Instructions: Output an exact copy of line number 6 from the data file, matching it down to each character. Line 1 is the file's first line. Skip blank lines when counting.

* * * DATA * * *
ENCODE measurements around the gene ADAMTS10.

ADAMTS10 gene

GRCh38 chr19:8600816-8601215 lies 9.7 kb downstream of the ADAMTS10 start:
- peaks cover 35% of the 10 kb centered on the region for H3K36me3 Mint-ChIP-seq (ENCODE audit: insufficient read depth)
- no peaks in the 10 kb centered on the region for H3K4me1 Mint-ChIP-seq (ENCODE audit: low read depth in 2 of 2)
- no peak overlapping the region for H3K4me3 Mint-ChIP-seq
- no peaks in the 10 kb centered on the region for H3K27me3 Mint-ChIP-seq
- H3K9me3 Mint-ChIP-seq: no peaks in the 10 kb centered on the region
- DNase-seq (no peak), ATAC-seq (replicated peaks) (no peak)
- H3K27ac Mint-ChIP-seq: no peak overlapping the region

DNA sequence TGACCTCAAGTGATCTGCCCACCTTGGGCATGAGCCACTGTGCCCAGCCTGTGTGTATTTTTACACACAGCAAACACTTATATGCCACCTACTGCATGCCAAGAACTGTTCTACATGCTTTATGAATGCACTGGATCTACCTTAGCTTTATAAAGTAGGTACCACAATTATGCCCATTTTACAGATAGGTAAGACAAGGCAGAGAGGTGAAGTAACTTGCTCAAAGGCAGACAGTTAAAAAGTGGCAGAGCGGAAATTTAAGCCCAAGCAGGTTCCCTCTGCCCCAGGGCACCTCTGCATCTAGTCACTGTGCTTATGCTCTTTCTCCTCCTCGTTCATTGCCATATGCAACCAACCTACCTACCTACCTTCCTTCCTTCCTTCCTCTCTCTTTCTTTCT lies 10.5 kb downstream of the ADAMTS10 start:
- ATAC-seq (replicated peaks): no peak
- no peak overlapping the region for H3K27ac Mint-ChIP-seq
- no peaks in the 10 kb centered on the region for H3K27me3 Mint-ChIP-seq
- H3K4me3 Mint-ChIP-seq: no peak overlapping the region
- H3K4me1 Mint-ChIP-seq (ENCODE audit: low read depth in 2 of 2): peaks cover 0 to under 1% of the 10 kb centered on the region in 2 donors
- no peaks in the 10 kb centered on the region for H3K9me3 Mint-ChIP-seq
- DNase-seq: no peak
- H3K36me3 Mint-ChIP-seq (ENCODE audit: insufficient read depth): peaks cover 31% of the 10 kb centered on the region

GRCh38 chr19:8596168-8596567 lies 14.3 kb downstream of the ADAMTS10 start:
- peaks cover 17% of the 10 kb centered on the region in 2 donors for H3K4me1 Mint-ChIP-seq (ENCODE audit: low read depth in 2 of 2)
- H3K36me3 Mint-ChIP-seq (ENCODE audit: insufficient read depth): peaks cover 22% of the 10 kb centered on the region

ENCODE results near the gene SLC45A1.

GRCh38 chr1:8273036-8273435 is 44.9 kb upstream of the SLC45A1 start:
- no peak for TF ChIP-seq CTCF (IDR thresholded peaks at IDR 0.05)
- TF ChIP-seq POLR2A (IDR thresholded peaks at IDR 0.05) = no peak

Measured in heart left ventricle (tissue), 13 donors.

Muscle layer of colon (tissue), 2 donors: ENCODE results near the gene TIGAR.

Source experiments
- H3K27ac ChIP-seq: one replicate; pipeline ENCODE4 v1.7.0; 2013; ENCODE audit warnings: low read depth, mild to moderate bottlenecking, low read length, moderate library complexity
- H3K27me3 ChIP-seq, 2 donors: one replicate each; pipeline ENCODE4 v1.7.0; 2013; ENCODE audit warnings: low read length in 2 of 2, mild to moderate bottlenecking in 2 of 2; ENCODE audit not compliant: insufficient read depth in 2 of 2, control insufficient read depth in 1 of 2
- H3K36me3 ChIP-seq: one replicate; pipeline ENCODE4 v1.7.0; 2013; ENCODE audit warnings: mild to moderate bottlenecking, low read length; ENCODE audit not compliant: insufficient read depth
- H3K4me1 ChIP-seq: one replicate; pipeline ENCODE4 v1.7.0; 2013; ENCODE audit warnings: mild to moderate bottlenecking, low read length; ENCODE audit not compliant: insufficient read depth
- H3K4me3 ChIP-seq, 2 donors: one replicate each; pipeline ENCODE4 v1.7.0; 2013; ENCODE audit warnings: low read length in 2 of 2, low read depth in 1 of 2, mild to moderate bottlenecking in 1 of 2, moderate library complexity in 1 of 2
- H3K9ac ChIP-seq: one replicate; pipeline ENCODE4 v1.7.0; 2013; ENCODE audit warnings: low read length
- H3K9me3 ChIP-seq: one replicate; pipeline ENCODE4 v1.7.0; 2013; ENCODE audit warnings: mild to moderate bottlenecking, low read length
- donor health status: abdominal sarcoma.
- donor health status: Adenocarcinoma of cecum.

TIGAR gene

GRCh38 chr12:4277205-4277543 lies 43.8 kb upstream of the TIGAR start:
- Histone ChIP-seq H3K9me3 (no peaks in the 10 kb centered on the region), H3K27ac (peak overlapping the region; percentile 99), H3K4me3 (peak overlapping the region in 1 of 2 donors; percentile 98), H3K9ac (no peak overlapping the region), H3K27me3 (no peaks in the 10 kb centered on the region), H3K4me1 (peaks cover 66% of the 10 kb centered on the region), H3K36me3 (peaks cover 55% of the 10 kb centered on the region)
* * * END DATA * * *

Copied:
- no peak overlapping the region for H3K4me3 Mint-ChIP-seq